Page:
Mental Training: Get in the Zone!

I recently completed a continuing training for my Spinning certification on mental training. I found the content to be really interesting – and fitting not only for indoor cyclists, but for athletes (or wannabe athletes) of any sport or activity. Essentially a means of finding your “zone” or “zen,” focusing on mental training can help you to work harder with less effort, accomplish feats which you may not have believed you were capable, and experience the elusive “runners high” (which is, despite its name, not exclusive to runners).

So, what can you do to take your training to another level? Here are a few tips and tricks to maximize the mental element of your workout:

  • Focus on form and flow. Relaxation and even, controlled motions are key to proper form – and by focusing on these elements, you will also reduce your risk of injury. Visualize your muscles working and the motion of your body staying consistent. Once you have mastered your form, it is easier to get lost in the flow of the motion – bringing you closer to that “zone” in which you can allow your mind to take over, and your body to follow.
  • Pay attention to your breath. Fun fact: we typically only use 20% of our lung capacity when we “chest breathe” – taking short, shallow breaths from the chest, rather than deep diaphragmatic breaths. As both a Pilates instructor and a former singer, I am a huge proponent of diaphragmatic breathing. Not only does it allow you greater breath control, but it also makes your exercise feel easier. Think about expanding your lungs, and feel your ribs push out as you take a deep inhale. To exhale, think about slowly releasing the breath, feeling the ribs pull back and the abdominals engage as you completely empty the lungs.
  • Be in the now. We live in a busy, go-go-go world. It can be difficult to focus on what we are doing at the present moment, versus what we need to do later, or the challenges we face in our lives. Let go. Be present. Allow your mind to wander, and it will eventually lead you to a clear mind, which helps you to enjoy the now, rather than worrying about the past or future.
  • Set a goal. Pay attention to the intricacies of your workouts, and how they contribute to your overall, larger goals. Celebrate the small successes along the way, and in time, you will find yourself achieving more than you ever thought possible.

The biggest key to mental training is really just finding the right mindset, allowing your body to relax, and letting your breath fuel your motions. By focusing on the mental aspect of your workout, you will find that your accomplishments will add up – and your workouts will become more fulfilling. I’ve said it more times than I can count: the mind is stronger than the body. And the stronger the mind becomes, the stronger the will to achieve becomes, leading to increased physical strength, endurance, and power, all of which play a huge part in our overall conditioning process.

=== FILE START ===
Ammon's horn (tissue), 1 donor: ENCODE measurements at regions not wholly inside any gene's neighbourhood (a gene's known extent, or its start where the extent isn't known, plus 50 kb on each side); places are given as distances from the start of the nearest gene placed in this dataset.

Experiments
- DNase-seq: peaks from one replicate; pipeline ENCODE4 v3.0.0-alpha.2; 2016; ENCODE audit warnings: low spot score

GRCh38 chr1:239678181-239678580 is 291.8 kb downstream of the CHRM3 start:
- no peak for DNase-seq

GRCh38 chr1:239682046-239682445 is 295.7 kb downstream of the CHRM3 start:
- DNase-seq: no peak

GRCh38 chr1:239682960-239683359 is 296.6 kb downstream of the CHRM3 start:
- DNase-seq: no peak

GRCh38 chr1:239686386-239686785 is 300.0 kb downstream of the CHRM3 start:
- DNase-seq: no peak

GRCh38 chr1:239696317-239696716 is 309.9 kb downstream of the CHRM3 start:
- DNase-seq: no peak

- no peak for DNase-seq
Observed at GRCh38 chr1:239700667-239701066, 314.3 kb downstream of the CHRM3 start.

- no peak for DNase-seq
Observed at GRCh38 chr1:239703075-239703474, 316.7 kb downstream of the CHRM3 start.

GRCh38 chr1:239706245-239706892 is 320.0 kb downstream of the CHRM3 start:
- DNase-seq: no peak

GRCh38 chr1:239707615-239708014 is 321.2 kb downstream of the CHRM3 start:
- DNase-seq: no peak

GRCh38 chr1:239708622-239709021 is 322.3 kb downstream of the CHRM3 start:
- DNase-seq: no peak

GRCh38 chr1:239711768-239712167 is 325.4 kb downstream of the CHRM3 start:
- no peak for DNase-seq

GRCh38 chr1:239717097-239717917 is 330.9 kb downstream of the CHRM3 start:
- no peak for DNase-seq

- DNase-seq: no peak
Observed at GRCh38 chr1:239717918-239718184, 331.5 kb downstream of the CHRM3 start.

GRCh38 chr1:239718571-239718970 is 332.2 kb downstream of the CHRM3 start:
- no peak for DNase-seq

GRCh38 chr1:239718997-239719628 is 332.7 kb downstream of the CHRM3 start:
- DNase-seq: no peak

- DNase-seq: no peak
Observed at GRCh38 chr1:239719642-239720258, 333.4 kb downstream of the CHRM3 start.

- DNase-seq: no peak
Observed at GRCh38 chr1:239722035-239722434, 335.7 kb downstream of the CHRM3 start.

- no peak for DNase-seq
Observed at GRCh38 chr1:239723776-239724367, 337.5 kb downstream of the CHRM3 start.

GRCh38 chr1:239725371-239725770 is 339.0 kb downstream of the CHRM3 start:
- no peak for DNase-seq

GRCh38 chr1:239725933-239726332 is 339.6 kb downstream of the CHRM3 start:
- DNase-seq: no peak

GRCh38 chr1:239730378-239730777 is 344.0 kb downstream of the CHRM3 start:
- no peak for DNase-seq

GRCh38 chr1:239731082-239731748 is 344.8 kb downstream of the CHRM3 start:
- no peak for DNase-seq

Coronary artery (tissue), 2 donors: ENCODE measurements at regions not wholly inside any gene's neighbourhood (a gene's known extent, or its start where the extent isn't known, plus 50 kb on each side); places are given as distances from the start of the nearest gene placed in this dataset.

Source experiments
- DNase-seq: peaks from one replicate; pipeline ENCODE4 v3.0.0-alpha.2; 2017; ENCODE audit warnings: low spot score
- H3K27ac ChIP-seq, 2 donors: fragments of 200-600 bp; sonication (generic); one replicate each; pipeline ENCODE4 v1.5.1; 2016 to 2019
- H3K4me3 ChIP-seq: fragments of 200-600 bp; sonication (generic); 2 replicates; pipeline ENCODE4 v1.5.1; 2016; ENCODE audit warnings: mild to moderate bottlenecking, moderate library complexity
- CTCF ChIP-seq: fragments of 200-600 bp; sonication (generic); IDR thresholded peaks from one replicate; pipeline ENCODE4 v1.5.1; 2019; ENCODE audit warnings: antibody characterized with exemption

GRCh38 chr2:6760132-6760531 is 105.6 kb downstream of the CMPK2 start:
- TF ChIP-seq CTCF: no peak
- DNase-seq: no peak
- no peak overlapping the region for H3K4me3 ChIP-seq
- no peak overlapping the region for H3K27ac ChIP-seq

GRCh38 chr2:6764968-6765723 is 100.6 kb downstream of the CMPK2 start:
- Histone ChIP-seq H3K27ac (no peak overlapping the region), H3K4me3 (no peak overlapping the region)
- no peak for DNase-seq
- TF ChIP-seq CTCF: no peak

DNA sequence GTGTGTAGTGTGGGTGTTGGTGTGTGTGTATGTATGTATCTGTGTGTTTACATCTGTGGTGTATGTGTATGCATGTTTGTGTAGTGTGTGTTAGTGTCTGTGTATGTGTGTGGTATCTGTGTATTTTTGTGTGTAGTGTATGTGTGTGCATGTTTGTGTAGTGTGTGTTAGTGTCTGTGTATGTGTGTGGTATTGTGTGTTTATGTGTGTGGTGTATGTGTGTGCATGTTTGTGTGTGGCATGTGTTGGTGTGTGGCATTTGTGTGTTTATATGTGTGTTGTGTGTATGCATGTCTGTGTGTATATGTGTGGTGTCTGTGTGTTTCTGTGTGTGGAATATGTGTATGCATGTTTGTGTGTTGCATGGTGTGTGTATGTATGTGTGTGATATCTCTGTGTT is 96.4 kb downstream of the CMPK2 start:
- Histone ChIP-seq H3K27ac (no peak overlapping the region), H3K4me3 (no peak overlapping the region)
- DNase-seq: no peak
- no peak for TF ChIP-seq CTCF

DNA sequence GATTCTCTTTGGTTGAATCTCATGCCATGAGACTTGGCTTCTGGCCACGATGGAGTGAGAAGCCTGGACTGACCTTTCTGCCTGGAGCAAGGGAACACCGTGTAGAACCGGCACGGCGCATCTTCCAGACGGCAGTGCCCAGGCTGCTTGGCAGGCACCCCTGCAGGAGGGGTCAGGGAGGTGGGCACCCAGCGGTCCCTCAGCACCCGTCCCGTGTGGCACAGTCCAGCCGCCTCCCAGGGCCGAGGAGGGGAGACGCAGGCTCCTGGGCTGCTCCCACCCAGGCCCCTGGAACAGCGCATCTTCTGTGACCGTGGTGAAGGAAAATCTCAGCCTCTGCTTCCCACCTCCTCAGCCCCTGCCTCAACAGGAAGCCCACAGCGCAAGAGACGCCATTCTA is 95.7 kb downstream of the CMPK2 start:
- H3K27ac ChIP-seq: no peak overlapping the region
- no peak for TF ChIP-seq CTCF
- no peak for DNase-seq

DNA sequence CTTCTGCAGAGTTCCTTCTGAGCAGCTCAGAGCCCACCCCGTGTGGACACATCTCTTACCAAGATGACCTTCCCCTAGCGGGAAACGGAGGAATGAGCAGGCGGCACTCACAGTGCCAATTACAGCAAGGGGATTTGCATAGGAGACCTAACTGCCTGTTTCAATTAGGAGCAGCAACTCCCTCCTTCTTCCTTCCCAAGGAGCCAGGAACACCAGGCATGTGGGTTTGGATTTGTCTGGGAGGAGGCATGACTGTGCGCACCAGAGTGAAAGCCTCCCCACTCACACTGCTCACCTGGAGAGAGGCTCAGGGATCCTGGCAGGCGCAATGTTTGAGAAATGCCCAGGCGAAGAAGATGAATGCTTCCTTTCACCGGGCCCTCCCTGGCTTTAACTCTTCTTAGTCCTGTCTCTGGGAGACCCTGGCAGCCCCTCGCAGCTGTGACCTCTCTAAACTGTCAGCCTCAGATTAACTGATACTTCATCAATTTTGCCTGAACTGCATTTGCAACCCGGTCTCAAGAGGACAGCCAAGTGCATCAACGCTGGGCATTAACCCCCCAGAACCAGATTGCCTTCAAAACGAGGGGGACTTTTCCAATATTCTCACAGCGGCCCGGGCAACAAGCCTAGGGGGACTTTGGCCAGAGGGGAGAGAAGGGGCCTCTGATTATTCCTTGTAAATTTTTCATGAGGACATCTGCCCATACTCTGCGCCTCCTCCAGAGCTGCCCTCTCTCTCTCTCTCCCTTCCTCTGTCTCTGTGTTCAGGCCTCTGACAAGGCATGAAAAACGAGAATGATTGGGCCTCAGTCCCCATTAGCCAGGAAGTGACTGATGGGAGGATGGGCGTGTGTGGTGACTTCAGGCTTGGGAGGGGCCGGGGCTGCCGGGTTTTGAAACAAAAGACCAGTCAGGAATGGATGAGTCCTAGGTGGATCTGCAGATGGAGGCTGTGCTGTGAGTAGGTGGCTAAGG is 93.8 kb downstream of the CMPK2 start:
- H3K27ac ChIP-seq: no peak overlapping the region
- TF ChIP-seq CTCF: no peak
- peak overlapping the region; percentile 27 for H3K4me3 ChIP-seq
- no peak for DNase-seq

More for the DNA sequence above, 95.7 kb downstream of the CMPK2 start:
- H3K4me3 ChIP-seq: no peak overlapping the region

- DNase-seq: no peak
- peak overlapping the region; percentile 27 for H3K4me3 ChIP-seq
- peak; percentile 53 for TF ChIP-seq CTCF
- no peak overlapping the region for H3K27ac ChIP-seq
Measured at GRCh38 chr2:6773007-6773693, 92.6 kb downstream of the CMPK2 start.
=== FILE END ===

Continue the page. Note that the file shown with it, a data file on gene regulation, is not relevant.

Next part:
10 thoughts on “Mental Training: Get in the Zone!

    • It was just an online course! It was pretty interesting – and definitely shows that the whole mental piece is incredibly important. Check it out if you’re due some continuing ed!

    • Glad to hear it! These are fundamentals that absolutely apply to anything athletic, and as a dancer, I’m sure the mental element will definitely contribute to the whole emotional part of your performance, as well.

  1. Amen! I find all four of these strategies to enhance my workouts and further my mind, body, spirit fitness. Attention to breath is huge and I was surprised at the impact it had on my running performance once I focused on the link between form and breath. I picture myself standing taller and making my diaphragm grow so that I can expand my capacity to breathe. The focus and the form make a big difference in my speed and endurance.
    Thanks for sharing!

    • I really think breath is the most important part (next to form). Once you learn to control your breath, it’s easy to get lost in the rhythm of your inhale and exhale – and once you’ve mastered that part, a lot of times your form takes care of itself. I was a singer once upon a time, so I’m really particular about the mechanics of breath, how it should feel, being aware of you biology involved in it – it’s amazing how much it has translated to my workouts.

  2. Another one i’ve recently learned of is the ‘exhale’. When I’m climbing an ass-buster of a hill, or when I’m pushing a harder gear, when my legs start to burn a bit, three sharp exhalations, allowing the lungs to fill naturally in between, and my legs come back within 20 seconds or so. It’s quite awesome.

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